- Give yourself an hour to start the fire and to get it burning hot, as you don’t want to smother your food with the taste of “bad” smoke. “Good” smoke burns a lot clearer.
- Cook more stuff on the grill. Pineapples, bananas in their peels, carrots that have been blanched in water first. Swiss chard and sturdy lettuces.
- For a great yet quick sauce, burn a red pepper, a jalapeño, a large tomato, and half an onion on the grill and whiz it all up in a blender with a little vinegar, salt, and honey. Experiment with this format, burning and blending different ingredients to make yummy sauces and condiments.
- Use a pan on the grill for more delicate items. Even tossing pasta or rice in a pan over a grill will add a nice nuanced smoky flavor to the most basic dishes.
- When you are done grilling for the meal, as your fire is dying, toss in a whole skin of onion, beets, or hard squash and cook them in the embers of your grill. Retrieve them hours later when the grill cools, and you’ll be left with some amazingly deep flavors.
Grilled Santa Maria Steak with Charred Green Garlic Sauce
by Park Hyatt Aviara Chef Richard Blais
For the Steak:
1 piece of Tri tip, trimmed, approx. 22 oz.
salt & pepper (to taste) or your favorite steak seasoning
2 Tbsp olive oil
For The Sauce:
10 pieces of green garlic rinsed & outer layer peeled off
2 lemons, zested & cut in half
3 cloves garlic
1.5 cup parsley leaves
1 anchovy fillet (optional)
salt & pepper (to taste)
2 c good olive oil
1 Tbsp honey
Make sure to start your grill a good hour before you start cooking to get a nice bed of coals going, and be sure to push them to one side of the grill so you are able to use direct and indirect heat when necessary
For the Steak:
- Drizzle oil all over the trimmed tri tip and apply your chosen seasonings (at Ember & Rye, we use a version of Montreal Steak Seasoning, but just salt & pepper and a little granulated garlic would be fine)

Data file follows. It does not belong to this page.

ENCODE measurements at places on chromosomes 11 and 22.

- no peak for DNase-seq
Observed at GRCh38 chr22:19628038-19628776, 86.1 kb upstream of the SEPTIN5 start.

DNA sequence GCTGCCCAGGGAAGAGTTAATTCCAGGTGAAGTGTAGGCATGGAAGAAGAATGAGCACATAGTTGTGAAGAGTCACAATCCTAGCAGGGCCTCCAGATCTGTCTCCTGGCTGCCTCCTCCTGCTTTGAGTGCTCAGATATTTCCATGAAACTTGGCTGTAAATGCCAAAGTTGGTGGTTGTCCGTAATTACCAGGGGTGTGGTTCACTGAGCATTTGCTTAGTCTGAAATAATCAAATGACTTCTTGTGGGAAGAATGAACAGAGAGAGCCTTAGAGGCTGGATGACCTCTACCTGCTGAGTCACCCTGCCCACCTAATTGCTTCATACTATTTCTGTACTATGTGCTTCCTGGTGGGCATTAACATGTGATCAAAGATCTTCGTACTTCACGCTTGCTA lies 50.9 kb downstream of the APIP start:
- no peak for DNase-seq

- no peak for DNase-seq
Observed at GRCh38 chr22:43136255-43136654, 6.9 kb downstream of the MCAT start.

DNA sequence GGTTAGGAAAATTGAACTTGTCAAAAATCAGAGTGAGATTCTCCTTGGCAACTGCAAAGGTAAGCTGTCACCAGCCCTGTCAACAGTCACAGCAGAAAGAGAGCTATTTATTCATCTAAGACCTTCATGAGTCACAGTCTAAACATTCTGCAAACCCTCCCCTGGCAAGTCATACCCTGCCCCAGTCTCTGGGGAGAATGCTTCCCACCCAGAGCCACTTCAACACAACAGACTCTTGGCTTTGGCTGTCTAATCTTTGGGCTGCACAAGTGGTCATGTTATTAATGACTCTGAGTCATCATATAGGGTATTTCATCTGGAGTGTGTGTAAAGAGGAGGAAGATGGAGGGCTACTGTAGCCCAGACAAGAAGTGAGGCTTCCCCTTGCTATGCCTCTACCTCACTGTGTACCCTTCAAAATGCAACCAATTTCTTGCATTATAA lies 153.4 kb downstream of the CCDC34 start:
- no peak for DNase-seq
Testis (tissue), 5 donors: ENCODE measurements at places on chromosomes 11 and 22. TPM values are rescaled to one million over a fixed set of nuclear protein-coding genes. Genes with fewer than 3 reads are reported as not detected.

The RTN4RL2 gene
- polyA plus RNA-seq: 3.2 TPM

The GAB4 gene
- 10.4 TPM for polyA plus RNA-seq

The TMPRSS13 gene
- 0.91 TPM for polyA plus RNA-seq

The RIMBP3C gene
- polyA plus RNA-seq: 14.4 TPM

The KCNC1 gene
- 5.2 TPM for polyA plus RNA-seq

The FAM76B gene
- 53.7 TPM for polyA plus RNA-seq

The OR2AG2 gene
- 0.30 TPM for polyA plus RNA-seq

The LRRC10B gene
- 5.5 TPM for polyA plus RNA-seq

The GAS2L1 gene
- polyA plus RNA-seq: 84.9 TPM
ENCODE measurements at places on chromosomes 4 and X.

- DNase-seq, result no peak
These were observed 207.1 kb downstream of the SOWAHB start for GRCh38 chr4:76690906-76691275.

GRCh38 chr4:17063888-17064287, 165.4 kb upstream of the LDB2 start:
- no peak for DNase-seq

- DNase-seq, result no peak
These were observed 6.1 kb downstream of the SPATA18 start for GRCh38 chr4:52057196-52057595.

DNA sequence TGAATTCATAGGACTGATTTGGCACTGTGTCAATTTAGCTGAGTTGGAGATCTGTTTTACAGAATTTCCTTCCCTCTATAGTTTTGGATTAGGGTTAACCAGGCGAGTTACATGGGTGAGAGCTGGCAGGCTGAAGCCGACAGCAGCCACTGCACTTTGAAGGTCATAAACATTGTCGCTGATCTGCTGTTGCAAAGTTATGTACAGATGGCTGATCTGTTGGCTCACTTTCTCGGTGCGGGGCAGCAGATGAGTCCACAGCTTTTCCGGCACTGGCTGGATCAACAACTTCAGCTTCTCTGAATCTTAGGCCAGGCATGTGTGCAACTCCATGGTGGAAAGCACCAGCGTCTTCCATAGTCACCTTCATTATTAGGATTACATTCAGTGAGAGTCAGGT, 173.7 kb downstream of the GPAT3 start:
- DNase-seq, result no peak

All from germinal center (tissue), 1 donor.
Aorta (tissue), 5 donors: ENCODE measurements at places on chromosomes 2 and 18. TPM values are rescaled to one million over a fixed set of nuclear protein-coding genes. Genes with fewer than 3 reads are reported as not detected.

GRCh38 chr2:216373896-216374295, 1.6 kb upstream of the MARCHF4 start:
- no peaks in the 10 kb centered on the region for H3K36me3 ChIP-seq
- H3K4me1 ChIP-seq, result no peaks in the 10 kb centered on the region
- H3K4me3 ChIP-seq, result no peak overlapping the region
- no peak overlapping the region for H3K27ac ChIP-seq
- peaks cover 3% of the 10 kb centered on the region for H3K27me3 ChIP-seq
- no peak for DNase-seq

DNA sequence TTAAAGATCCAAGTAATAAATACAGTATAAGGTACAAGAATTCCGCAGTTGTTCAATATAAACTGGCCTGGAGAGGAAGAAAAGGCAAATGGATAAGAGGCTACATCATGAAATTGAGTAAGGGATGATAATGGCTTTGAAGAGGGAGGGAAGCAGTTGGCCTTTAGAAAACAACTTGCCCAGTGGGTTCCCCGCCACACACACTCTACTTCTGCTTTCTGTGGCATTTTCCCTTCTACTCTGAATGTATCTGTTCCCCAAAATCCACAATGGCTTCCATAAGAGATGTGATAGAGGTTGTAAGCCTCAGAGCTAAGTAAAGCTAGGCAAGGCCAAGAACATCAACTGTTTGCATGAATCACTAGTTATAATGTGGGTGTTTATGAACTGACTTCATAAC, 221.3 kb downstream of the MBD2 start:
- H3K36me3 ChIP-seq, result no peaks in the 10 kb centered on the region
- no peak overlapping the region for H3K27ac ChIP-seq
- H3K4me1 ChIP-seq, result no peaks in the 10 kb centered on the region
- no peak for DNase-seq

- Once it is seasoned, you are going to place it on the opposite side of the coals and allow it to cook over indirect heat until it reaches a temperature of about 115-120F depending on the desired doneness (we prefer this cut to be cooked medium as it tends to have a slight chew to it when cooked more rare)
- Once you have reached 115-120F, you are going to move the steak over to the side with the coals and allow a crust to develop, feel free to get as much or as little char as you like, if it starts to get a little too charred, then move it over to the opposite side without the embers
- You are going to let it get to about 125F then remove from the grill and let it rest. The residual heat is going to continue to cook the steak until it gets to about 140F
For the Sauce:
- Take your green garlic stalks, jalapeno & zested lemons and place them on the grill directly over the embers, allowing them to cook until charred on the outside, about 5-7 minutes or until very charred on outside. Remove from heat and place in a bowl covered with plastic wrap. Once cooled enough to handle, peel the skin from the jalapeno & remove the seeds (or keep them if you want it to have a little more kick) and peel the outer layer of the green garlic.
- In a blender, add the green garlic, jalapeno, garlic cloves, parsley leaves & anchovy. Squeeze the juice from the lemons through a strainer to remove seeds and add to the blender as well. With the blender on high, slowly drizzle in the olive oil in a slow stream until it begins to emulsify. Add honey and season with salt and pepper. You can also add more lemon juice or vinegar if you wish. Continue blending on high for another 10 seconds then pour into a container
- Once the steak has rested, cut into desired thickness (slicing against the grain) and arrange on a platter. Season with finishing salt, and drizzle any of those resting juices back onto the meat.
- Drizzle the emulsified green garlic sauce over the slices of tri tip and feel free to garnish with fresh herbs like parsley, cilantro or chives to add a touch of freshness. Enjoy!
Sam “The Cooking Guy” Zien, known for food that he calls “big in taste and small in effort,” is a self-described “regular guy who cooks great food. No cutesy platter. No frou-frou ingredients. Just easy, great tasting stuff served up with lots of humor.” Zien was the Emmy Award-winning host of Sam the Cooking Guy, the television show he launched in 2002 in his own Carmel Valley kitchen. He now has a show on YouTube with more than 3.5 million subscribers.
Zien has also partnered with the Grain & Grit Collection on four restaurants in Little Italy: Not Not Tacos (think: smoky pork and mac-and-cheese), Samburgers (“big, good, and messy”), CooCoo’s Nest for hot chicken sandwiches, and Graze by Sam, an eatery and bar serving small plates, flatbreads, charcuterie boards, and cocktails. Zien is also working on his sixth book, Sam the Cooking Guy & the Holy Grill, due out next spring.
Zien’s Golden Grilling Rules:
- Always start with a clean grill. A dirty grill is not just gross, but your food will cook much better and your chances of sticking go way down when the grill is clean.
- Once the grill is preheated, but before you add any food, be sure to oil the grates.